Pretty soon, USAirways will merge with AA, at which point your USAirways miles will change to AA miles, so you should take every chance you can get to earn them now and double up.

The easiest way to USAirways miles by opening a Barclays USAirways card.

The Best of the Rest (British Airways/Air Canada/ANA/Lufthansa)

I don’t specifically try to earn miles with any other airlines because none of them are near as good as United, AA, or USAirways.

However, I do take advantage of good sign up bonuses when they come along and collect various miles with other airlines that way.

One of the ways I do this is by earning American Express points, which are useful because they can transfer to multiple partners.  The 6 best ways to use Amex points are listed here.

British Airways Avios points can be a pain in the butt but also very good in specific situations, so make sure you understand the best ways to use them.  Avios points can be earned either through the Chase British Airways card or by transferring from American Express.

Air Canada and ANA also have some good value at times, and the best way to get miles with them is again through transferring from American Express.

Lufthansa miles offer good value if used in specific situations and you can easily earn a nice sign up bonus from the Barclays Lufthansa card.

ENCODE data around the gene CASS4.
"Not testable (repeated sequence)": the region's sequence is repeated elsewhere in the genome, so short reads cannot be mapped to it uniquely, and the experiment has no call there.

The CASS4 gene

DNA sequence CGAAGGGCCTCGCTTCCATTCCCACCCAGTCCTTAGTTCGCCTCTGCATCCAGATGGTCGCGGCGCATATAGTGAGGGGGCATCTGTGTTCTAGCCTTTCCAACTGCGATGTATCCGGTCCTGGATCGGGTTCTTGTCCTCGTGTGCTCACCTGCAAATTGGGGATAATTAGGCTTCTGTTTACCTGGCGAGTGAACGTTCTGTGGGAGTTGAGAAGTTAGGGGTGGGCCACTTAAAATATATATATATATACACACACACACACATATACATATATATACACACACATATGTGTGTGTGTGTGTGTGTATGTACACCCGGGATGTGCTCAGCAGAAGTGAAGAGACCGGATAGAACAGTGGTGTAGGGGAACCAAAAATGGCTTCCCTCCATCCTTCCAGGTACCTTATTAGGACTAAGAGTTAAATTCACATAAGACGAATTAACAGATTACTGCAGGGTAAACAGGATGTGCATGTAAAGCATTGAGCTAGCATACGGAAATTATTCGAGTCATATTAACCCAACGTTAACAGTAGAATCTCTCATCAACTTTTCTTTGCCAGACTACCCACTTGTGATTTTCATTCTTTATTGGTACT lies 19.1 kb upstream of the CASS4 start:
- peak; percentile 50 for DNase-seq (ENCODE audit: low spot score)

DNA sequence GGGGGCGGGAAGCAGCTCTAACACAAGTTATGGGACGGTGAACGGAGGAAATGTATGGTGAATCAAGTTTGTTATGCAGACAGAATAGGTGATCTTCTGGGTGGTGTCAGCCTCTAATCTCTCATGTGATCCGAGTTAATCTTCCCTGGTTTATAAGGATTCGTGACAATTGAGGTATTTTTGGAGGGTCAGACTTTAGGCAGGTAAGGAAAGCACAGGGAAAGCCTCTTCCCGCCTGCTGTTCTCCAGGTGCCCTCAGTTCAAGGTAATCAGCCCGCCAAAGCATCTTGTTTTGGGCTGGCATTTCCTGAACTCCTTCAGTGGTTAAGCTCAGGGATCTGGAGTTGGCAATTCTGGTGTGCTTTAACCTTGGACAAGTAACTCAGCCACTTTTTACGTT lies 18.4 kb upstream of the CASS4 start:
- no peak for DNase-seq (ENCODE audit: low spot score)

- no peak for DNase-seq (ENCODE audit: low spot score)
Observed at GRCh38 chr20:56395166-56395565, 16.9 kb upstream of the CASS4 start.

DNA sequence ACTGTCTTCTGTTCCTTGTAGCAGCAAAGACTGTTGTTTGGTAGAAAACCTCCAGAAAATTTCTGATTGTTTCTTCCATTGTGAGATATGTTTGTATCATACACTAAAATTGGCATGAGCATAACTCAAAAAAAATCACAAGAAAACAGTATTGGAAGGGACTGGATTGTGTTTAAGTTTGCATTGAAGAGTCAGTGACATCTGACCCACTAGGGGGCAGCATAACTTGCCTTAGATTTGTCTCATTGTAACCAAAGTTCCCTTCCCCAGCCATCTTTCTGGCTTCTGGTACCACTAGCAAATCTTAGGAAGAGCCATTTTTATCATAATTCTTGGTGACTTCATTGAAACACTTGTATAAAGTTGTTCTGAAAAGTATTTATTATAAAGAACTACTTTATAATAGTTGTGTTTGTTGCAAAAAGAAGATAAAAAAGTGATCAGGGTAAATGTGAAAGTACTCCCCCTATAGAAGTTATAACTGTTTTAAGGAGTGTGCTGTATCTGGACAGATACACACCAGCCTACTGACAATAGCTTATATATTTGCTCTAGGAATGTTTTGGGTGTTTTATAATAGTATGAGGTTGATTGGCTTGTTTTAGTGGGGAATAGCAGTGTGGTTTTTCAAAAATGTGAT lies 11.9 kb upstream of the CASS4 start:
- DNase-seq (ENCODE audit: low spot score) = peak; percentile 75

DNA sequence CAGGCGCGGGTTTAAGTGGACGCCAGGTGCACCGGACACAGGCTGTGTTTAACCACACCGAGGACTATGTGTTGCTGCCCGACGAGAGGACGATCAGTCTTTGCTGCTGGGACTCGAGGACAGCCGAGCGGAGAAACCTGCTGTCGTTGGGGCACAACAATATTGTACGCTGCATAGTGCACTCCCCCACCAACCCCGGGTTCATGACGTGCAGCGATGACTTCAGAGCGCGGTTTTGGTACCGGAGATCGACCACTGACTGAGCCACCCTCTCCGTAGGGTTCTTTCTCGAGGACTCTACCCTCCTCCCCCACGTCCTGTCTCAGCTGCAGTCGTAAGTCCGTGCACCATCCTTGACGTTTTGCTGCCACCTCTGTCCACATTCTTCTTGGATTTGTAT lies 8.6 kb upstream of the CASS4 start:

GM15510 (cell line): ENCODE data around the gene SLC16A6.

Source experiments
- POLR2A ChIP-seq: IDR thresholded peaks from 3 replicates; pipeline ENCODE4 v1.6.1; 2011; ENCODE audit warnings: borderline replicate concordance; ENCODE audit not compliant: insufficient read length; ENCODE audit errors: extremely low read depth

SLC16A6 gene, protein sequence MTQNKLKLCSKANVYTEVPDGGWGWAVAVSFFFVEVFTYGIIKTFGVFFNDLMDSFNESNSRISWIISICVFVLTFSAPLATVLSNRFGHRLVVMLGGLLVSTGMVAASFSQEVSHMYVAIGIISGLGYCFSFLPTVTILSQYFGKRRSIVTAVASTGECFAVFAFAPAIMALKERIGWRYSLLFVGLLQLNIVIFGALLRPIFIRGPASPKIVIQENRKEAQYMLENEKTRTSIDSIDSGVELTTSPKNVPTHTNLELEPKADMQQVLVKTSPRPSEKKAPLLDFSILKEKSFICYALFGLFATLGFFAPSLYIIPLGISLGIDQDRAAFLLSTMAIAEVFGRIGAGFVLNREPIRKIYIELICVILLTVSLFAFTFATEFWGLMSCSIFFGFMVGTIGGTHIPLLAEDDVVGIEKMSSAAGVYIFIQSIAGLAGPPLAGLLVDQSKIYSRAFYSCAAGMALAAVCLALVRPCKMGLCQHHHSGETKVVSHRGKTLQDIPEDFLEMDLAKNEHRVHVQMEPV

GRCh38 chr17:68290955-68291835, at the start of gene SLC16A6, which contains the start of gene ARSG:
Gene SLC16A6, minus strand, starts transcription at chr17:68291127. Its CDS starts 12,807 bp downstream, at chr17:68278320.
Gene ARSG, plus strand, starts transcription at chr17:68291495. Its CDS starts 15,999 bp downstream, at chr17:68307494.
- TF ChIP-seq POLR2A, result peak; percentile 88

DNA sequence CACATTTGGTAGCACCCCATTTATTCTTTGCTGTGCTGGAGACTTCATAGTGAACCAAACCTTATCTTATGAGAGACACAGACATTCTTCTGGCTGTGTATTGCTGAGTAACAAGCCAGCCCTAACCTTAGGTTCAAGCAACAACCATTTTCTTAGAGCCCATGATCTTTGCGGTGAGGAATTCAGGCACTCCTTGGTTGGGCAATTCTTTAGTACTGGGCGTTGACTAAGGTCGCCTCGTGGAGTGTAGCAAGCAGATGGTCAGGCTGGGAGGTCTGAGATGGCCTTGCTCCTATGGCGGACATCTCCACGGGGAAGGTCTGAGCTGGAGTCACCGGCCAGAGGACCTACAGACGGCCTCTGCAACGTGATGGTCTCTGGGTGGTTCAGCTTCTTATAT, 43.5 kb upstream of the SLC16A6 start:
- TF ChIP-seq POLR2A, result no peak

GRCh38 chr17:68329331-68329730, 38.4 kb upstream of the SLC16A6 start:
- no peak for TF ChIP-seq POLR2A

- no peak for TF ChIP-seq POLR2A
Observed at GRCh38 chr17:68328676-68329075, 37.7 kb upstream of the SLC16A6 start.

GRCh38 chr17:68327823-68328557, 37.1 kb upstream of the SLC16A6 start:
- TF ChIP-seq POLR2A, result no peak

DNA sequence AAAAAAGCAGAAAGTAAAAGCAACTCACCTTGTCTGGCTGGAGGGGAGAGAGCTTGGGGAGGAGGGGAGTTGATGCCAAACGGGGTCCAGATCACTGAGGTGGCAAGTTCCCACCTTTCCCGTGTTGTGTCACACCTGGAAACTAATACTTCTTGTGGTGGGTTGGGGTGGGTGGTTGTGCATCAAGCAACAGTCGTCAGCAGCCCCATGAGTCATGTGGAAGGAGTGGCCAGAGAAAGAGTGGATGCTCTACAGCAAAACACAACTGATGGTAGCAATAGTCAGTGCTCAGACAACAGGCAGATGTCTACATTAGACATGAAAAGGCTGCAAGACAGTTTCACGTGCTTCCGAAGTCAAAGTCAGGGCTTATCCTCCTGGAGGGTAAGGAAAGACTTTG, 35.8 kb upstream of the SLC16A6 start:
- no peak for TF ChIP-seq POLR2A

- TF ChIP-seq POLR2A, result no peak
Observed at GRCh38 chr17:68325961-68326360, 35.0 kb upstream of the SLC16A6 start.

Basically, if a good deal comes up for American Express or any other airline, jump on it but don’t go out of your way to collect these miles instead of miles from United, AA, or USAirways.

Final Word(s)

Now that you know what fuel surcharges are and learned how to avoid them, make sure to do it!

You’ve earned miles to help you take a trip to your dream destination for almost free, so don’t be a sucker and get stuck with a $600 tab because you weren’t aware of the airlines “dirty little secret”!

Earn miles with the right airlines, avoid the fuel surcharges and pay $100 or less to almost anywhere in the world!

What airlines do you use most frequently to avoid fuel surcharges?  Did you learn your lesson by once getting stuck with huge taxes and fees?  Let us know in the comments below!

(photo courtesy of Joriel)


  1. apexaddict6 says: